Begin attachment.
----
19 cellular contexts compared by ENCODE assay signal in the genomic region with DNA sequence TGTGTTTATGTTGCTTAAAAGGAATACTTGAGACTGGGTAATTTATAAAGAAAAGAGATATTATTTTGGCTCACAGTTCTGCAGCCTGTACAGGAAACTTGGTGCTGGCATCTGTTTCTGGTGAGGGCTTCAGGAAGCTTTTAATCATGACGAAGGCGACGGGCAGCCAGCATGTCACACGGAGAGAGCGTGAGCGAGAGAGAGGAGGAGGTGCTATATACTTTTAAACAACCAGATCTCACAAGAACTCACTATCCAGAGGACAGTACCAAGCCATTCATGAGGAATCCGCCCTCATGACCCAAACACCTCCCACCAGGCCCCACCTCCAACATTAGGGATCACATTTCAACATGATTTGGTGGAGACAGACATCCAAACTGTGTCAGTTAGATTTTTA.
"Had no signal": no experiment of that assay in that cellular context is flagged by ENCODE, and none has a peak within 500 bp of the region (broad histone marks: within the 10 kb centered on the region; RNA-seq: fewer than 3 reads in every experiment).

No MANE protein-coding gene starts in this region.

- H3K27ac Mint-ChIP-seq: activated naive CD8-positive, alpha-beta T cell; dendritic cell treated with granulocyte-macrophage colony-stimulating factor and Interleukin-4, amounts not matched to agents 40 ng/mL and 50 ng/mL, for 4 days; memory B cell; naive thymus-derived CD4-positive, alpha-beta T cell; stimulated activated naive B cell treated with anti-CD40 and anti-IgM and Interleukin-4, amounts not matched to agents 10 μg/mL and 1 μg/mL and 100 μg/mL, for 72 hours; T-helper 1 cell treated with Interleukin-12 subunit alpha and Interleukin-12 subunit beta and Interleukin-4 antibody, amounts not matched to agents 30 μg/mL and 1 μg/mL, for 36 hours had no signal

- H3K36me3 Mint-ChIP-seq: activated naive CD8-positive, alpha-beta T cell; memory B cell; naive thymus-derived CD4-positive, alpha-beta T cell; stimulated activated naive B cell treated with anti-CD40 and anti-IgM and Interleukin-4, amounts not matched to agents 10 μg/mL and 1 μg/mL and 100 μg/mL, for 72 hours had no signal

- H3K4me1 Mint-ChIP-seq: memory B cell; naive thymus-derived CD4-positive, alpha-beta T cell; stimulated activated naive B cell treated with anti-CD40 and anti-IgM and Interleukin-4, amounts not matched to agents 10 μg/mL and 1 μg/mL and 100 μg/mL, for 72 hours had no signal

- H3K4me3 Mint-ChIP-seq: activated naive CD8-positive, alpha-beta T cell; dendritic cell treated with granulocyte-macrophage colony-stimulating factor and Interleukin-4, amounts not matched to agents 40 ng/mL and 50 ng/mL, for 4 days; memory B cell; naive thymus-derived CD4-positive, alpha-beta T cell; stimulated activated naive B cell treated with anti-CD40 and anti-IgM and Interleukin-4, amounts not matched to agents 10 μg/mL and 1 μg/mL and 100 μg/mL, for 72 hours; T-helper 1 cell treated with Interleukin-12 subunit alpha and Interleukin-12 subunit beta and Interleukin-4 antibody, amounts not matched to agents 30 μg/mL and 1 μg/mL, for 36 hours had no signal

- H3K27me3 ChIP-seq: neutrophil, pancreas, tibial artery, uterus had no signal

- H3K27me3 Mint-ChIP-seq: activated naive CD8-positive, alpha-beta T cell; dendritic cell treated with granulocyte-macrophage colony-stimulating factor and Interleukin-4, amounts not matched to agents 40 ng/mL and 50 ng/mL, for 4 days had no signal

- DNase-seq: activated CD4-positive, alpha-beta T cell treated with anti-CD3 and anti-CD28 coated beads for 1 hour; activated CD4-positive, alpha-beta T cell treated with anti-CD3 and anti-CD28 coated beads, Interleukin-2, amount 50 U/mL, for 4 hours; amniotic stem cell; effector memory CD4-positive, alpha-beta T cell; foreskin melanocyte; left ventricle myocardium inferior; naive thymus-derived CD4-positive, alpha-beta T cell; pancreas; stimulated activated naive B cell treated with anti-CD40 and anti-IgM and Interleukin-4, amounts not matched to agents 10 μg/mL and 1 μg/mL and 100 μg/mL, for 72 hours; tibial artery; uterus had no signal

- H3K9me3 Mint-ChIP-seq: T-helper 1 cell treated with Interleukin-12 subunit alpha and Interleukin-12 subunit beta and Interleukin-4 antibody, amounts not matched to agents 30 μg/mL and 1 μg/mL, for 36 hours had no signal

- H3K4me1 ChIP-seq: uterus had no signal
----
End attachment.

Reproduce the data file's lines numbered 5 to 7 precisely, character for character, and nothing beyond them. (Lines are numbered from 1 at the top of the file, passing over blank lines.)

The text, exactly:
- H3K36me3 Mint-ChIP-seq: activated naive CD8-positive, alpha-beta T cell; memory B cell; naive thymus-derived CD4-positive, alpha-beta T cell; stimulated activated naive B cell treated with anti-CD40 and anti-IgM and Interleukin-4, amounts not matched to agents 10 μg/mL and 1 μg/mL and 100 μg/mL, for 72 hours had no signal

- H3K4me1 Mint-ChIP-seq: memory B cell; naive thymus-derived CD4-positive, alpha-beta T cell; stimulated activated naive B cell treated with anti-CD40 and anti-IgM and Interleukin-4, amounts not matched to agents 10 μg/mL and 1 μg/mL and 100 μg/mL, for 72 hours had no signal

- H3K4me3 Mint-ChIP-seq: activated naive CD8-positive, alpha-beta T cell; dendritic cell treated with granulocyte-macrophage colony-stimulating factor and Interleukin-4, amounts not matched to agents 40 ng/mL and 50 ng/mL, for 4 days; memory B cell; naive thymus-derived CD4-positive, alpha-beta T cell; stimulated activated naive B cell treated with anti-CD40 and anti-IgM and Interleukin-4, amounts not matched to agents 10 μg/mL and 1 μg/mL and 100 μg/mL, for 72 hours; T-helper 1 cell treated with Interleukin-12 subunit alpha and Interleukin-12 subunit beta and Interleukin-4 antibody, amounts not matched to agents 30 μg/mL and 1 μg/mL, for 36 hours had no signal